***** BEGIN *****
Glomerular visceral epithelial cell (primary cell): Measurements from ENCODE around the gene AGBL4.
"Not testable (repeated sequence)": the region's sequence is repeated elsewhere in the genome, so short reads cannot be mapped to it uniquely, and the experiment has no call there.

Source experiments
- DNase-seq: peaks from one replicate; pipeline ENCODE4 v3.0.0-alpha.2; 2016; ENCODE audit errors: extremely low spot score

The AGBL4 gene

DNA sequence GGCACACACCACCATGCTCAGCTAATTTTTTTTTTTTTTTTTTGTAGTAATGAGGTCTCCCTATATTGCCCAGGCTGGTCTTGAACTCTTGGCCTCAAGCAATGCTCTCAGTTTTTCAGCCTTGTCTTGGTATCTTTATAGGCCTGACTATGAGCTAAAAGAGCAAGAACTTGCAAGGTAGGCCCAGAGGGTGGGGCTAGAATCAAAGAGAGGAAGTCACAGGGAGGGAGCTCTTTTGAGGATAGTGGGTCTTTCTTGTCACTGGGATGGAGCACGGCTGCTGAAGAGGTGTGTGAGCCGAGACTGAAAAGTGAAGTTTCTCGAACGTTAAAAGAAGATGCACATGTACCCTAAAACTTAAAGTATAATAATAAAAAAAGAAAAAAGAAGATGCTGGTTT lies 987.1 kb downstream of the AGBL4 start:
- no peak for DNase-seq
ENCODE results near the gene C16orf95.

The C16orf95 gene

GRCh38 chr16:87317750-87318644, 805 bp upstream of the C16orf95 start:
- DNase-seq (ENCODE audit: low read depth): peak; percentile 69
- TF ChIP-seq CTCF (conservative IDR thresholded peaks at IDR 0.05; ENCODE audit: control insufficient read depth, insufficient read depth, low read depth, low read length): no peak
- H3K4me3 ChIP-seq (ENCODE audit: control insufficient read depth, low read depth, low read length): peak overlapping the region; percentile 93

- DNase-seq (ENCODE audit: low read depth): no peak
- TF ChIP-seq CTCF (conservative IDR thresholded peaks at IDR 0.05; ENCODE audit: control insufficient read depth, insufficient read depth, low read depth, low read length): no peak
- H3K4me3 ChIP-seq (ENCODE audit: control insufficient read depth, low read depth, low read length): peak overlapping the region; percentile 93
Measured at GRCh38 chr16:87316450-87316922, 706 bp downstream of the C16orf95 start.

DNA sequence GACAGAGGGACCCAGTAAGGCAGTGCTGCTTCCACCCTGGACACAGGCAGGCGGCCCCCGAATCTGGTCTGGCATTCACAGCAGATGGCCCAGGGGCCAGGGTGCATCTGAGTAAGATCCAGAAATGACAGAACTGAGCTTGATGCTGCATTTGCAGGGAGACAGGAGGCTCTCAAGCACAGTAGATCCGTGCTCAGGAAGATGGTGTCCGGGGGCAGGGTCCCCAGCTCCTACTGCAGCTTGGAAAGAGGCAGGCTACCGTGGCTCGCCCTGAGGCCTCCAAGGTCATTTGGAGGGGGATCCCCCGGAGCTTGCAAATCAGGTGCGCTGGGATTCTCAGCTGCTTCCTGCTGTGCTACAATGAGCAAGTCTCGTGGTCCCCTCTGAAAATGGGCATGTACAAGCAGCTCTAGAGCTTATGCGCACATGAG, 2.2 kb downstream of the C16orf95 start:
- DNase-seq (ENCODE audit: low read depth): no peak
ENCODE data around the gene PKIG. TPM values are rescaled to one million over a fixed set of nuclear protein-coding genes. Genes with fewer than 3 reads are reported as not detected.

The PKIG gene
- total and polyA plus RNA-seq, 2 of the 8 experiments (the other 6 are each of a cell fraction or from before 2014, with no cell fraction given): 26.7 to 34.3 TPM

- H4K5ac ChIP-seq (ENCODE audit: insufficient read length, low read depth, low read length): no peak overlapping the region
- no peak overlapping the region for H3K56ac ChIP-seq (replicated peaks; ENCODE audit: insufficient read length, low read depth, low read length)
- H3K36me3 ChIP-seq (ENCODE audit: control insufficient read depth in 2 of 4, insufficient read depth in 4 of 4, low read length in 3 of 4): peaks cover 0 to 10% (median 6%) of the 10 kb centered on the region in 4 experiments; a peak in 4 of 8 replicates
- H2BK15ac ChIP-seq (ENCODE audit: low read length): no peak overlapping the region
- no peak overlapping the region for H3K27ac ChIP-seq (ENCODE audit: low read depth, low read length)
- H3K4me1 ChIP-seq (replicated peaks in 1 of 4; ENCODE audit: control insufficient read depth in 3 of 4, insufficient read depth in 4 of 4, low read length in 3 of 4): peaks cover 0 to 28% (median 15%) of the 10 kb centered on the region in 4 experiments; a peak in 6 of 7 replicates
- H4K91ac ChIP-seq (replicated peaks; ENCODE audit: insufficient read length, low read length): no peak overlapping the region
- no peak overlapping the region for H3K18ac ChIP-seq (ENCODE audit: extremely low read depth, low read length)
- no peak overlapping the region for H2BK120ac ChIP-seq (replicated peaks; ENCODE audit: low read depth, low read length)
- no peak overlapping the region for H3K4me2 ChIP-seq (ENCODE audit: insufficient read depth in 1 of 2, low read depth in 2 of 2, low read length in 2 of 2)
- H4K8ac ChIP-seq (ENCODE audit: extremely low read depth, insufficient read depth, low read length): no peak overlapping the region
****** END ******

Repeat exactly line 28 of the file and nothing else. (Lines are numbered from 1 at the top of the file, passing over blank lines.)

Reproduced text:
- H3K4me1 ChIP-seq (replicated peaks in 1 of 4; ENCODE audit: control insufficient read depth in 3 of 4, insufficient read depth in 4 of 4, low read length in 3 of 4): peaks cover 0 to 28% (median 15%) of the 10 kb centered on the region in 4 experiments; a peak in 6 of 7 replicates